For me, essential oil of Frankincense was truly life-changing.  Hence, my passion for spreading awareness of, respect for, and access to safer, healthier modalities of medicine.  Growing up, I had been entirely deprived of any knowledge of do-it-yourself options for personal health care in 1990s Arkansas, where I was taught in elementary school a food pyramid that positioned dairy as being on par with meat in essentiality to the diet, fruit as being on par with vegetables, and grains as being the absolute foundation of it all, of which we should consume the most.

My mission extends far beyond shifting the mainstream modus operandi to usage of the natural before usage of artificial substances once symptoms have already appeared.  I believe that a solid understanding of what it actually means to be healthy, and the ability to prevent countless issues and symptoms from appearing in the first place, is of utmost importance.  My mission is also to spread awareness of, and respect for, how absolutely crucial investigation and addressment of the root cause of any given health issue is to actual healing and, of course, access to methods of doing so. 

Hence, my passion for working as a shamanic and energetic healer. 

Studies of quantum physics from years prior had already erased any lingering doubts I may have harbored that energies not yet measurable by modern scientific means exist throughout the multiverses of outer space.  By the time I regained control over my consciousness thanks to Frankincense, and therefore some degree of control over how a typical day in my life would look, I was inspired to delve even further into studies of unseen energies.  This was triggered in part by the depth of impact that Sonya's ability to set ego aside, and selflessly intuit and channel exactly the answer I'd been seeking, had had on my life.  It was also undeniable that my answer had come to me only once I adopted an entirely new energetic frequency that was viscerally different from, and higher than, that which I'd been carrying for years prior.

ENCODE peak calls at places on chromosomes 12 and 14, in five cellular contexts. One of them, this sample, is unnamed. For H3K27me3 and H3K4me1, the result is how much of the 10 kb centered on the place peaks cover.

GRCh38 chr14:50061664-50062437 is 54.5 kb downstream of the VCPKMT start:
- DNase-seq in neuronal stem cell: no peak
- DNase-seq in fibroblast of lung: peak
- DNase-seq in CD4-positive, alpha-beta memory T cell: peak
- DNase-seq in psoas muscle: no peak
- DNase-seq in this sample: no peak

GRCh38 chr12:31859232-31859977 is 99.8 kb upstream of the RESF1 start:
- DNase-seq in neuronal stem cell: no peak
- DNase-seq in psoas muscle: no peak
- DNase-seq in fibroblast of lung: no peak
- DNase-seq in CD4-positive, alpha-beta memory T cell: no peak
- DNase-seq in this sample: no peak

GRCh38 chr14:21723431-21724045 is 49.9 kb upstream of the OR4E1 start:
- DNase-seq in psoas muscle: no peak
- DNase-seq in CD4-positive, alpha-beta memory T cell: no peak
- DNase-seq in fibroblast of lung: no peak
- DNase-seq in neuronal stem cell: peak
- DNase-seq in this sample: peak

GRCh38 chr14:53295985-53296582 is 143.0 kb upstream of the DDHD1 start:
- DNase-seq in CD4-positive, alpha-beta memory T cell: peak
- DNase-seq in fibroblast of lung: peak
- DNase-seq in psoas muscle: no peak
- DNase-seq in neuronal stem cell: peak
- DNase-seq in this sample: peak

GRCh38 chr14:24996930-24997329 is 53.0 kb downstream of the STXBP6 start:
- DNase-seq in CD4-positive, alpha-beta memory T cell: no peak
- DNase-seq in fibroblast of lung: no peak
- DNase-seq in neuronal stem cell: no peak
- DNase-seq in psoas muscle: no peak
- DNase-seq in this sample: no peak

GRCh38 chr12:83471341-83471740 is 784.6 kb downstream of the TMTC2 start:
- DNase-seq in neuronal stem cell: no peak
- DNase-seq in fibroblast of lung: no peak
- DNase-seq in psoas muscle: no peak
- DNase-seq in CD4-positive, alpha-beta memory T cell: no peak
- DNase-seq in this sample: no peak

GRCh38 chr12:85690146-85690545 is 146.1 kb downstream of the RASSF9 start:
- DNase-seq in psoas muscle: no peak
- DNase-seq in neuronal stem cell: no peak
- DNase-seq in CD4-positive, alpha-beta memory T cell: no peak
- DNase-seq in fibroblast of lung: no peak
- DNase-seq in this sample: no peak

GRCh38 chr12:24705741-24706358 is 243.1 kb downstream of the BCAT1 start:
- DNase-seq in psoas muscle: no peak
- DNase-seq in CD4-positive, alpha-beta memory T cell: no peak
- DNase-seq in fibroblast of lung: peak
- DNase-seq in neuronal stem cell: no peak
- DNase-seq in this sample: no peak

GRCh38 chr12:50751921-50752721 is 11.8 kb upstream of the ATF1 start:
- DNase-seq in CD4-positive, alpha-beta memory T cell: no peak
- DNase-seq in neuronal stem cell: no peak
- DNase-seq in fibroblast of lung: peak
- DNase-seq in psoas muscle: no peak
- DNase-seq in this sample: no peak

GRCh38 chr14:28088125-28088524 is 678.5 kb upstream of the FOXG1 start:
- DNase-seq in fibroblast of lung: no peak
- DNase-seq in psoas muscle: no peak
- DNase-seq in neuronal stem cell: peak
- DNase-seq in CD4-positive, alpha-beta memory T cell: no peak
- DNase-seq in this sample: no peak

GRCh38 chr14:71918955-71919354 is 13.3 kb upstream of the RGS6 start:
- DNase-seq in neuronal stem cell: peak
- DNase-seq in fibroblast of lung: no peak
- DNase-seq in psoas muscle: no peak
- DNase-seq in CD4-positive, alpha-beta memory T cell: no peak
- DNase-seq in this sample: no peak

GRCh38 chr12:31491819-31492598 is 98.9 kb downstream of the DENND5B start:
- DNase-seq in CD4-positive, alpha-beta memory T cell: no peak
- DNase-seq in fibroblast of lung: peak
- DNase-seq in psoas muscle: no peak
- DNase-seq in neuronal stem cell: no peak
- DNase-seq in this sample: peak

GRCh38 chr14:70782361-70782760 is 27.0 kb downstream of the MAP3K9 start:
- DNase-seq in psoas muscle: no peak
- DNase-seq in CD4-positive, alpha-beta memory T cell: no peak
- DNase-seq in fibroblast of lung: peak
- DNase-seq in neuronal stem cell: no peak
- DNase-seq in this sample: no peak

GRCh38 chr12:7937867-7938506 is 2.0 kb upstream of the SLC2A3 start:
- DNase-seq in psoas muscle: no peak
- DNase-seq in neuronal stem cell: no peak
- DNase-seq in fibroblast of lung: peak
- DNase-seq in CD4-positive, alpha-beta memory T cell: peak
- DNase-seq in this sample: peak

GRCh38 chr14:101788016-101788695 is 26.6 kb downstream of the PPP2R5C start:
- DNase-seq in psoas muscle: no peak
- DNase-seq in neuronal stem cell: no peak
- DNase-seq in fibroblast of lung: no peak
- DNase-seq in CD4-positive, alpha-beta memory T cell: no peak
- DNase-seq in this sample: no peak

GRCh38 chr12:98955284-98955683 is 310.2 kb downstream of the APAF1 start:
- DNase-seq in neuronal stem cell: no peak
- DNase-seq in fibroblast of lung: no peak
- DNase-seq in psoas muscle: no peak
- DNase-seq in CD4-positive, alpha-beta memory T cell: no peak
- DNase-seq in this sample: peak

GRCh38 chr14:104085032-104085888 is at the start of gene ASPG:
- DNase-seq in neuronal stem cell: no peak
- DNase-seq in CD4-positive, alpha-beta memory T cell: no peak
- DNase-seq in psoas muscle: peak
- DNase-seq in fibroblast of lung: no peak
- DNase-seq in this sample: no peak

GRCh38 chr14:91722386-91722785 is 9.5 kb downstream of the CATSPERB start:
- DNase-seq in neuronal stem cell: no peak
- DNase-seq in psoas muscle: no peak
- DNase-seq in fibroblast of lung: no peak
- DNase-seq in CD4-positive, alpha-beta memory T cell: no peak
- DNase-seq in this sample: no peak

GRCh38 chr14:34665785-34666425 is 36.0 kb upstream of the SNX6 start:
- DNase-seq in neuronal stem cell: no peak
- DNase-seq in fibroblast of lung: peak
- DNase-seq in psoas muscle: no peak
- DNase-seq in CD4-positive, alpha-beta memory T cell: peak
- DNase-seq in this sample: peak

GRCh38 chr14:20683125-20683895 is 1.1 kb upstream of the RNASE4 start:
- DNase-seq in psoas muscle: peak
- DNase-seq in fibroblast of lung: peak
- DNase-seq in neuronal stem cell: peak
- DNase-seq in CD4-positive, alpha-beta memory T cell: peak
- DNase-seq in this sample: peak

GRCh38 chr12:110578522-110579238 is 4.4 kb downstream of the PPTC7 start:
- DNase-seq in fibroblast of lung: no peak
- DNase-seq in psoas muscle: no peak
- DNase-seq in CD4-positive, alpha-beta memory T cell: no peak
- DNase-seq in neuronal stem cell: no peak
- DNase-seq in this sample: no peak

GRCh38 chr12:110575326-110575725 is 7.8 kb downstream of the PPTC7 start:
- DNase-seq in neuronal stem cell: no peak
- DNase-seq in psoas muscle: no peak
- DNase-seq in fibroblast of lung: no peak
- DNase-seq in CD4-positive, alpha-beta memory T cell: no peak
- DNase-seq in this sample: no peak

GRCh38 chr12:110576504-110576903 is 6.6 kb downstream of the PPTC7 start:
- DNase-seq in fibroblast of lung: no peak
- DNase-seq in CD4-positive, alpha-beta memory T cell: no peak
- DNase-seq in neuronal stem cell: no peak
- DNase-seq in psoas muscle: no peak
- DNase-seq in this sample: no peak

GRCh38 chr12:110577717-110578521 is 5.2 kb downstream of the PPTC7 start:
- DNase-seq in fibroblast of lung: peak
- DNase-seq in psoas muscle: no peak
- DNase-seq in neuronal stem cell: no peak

As a patient of conventional healthcare, I had had both positive and negative experiences with doctors.  Unfortunately, the negative largely outweighed the positive.  I spoke with too many neurologists who clearly lacked much respect for me, or consideration of my input as a patient.

While I believe that there is certainly a time and a place for conventional medicine — that is, namely, surgery; and despite all of my trips there thus far having been unnecessarily imposed upon me, ER's can indubitably save lives, too! — the question still remains: WHY would we NOT turn to NATURAL healthcare (including shamanic and energy medicine, given that everything is, naturally, ENERGY!) as our PRIMARY GO-TOS when in need of treatment?  Most of all for long-term treatment of chronic conditions?  And, thereafter when and if nature is ever unable to do the job as needed  only then turn to pharmaceuticals as the alternative modality perhaps worth trying?

Is it because of the lack of corporate lobbyists in, and the general public's widespread lack of knowledge of, natural healthcare?  The lack of insurance coverage of natural, energetic healing modalities??

This is our HEALTH, fellow Earthlings — the foundation of our existence!

It's well worth whatever financial leaps and bounds are required to take care of our health in whatever way is least harmful to us.  Less-than-optimal health can make or break the quality of our time spent alive on this planet as humans, regardless of however wealthy we may be in other areas.  And we may not see that certain artificial substances we take in are damaging our health until they have already been doing that damage for years on end.

There are exceptions to any rule, but one tenet upon which people from all social spectrums and cultures from around the world can agree is . . . 




Regardless of whether or not you are inspired to purchase any healing treatments from me, I hope that, above all, you find my story inspirational . . . whatever form
of benefit that may take for your own life and personal wellbeing.  Aho!